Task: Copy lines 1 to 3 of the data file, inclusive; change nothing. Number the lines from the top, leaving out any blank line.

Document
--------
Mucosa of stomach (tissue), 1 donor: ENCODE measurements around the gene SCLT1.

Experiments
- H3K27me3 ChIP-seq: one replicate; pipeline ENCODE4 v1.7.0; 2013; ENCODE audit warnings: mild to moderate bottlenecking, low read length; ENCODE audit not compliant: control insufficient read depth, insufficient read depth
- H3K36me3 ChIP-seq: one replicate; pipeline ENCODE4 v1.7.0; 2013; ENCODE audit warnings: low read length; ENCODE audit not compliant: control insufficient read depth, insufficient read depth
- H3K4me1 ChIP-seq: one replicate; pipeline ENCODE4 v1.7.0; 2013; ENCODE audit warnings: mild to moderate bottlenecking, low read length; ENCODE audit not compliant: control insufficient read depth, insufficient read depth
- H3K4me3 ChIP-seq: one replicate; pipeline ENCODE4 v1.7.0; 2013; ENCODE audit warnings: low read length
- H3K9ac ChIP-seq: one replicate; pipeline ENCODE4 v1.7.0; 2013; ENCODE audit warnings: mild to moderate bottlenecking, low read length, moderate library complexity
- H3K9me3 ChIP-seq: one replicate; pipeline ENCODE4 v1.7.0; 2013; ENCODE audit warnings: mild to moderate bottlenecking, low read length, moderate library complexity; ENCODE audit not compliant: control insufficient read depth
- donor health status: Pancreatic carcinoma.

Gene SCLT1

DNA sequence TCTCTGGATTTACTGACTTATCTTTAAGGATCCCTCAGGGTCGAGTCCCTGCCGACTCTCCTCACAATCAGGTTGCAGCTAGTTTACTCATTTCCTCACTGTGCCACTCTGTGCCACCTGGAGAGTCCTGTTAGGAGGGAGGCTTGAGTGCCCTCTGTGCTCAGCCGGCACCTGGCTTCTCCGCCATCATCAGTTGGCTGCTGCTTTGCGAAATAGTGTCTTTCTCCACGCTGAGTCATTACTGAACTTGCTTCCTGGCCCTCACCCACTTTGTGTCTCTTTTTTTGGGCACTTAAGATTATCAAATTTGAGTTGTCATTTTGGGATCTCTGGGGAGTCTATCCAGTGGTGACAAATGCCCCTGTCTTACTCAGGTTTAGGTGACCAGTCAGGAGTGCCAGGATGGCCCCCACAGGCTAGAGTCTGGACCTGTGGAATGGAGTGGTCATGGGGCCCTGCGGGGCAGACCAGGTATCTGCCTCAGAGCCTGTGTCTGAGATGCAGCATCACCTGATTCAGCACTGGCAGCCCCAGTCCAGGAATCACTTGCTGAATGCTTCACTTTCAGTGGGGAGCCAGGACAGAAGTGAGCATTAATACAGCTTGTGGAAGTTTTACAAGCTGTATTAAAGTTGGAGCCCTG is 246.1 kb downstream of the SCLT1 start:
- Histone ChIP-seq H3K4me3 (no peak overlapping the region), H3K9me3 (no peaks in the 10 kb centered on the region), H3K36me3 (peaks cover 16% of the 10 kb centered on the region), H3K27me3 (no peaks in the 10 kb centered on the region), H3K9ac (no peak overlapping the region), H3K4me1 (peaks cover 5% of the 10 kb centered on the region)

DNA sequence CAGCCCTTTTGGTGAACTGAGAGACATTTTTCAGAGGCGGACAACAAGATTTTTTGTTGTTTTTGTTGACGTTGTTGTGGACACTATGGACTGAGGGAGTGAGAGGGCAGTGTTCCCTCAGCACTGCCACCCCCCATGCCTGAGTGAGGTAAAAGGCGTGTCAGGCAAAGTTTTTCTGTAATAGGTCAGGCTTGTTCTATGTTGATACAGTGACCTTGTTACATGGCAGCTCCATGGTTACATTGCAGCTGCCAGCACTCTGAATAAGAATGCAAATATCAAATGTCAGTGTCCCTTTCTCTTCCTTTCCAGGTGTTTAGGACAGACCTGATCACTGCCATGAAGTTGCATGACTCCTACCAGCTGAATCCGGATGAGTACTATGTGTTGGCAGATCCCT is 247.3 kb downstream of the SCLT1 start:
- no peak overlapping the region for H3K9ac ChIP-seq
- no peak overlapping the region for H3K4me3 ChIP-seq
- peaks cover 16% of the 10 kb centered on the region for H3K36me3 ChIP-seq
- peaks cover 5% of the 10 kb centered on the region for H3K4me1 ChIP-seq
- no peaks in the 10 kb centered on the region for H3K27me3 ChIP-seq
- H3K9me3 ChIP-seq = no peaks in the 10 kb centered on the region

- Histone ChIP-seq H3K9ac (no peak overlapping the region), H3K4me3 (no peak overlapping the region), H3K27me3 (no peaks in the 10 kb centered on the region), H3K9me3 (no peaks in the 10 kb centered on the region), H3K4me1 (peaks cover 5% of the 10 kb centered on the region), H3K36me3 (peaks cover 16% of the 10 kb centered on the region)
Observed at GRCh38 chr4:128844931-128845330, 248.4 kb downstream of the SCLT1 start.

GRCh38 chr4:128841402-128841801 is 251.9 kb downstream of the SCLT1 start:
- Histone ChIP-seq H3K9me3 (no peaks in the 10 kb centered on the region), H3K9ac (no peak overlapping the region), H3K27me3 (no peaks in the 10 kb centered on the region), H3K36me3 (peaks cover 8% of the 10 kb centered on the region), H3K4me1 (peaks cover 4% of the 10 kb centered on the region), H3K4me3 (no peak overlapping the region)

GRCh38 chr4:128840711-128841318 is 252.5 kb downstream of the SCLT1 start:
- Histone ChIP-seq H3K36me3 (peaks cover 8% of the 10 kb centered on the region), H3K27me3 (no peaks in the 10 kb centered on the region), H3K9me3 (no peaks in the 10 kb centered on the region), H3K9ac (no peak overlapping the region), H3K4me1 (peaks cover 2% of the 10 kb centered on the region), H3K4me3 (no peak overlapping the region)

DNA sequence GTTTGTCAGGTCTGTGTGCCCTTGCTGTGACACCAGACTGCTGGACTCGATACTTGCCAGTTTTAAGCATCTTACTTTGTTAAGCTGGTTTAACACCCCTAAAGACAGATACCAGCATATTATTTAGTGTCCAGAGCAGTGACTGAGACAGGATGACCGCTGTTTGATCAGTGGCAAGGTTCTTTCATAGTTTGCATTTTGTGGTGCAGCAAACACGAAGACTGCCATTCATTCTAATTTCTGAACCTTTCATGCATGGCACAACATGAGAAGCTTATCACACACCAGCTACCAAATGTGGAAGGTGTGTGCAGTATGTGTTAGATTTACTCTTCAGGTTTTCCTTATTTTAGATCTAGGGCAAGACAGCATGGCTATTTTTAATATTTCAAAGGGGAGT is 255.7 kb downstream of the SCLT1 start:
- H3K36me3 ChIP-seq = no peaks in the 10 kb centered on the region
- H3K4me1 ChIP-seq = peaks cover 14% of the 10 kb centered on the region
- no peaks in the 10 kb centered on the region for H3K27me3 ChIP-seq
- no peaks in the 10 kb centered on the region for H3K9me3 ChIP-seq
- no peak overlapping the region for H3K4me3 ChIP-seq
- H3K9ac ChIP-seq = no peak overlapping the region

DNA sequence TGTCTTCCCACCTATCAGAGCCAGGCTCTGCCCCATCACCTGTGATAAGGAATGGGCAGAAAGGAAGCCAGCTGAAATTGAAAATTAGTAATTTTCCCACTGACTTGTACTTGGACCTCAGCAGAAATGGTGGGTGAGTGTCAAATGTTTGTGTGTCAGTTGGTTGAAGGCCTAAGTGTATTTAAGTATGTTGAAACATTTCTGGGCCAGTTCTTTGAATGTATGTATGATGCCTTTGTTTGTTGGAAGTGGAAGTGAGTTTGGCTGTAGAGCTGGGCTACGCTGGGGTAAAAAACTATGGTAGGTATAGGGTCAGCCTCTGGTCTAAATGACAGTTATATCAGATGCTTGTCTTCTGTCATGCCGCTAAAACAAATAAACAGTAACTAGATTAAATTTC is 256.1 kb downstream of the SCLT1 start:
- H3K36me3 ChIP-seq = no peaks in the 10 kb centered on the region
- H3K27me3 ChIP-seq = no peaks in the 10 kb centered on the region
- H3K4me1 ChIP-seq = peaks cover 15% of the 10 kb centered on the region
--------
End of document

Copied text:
Mucosa of stomach (tissue), 1 donor: ENCODE measurements around the gene SCLT1.

Experiments
- H3K27me3 ChIP-seq: one replicate; pipeline ENCODE4 v1.7.0; 2013; ENCODE audit warnings: mild to moderate bottlenecking, low read length; ENCODE audit not compliant: control insufficient read depth, insufficient read depth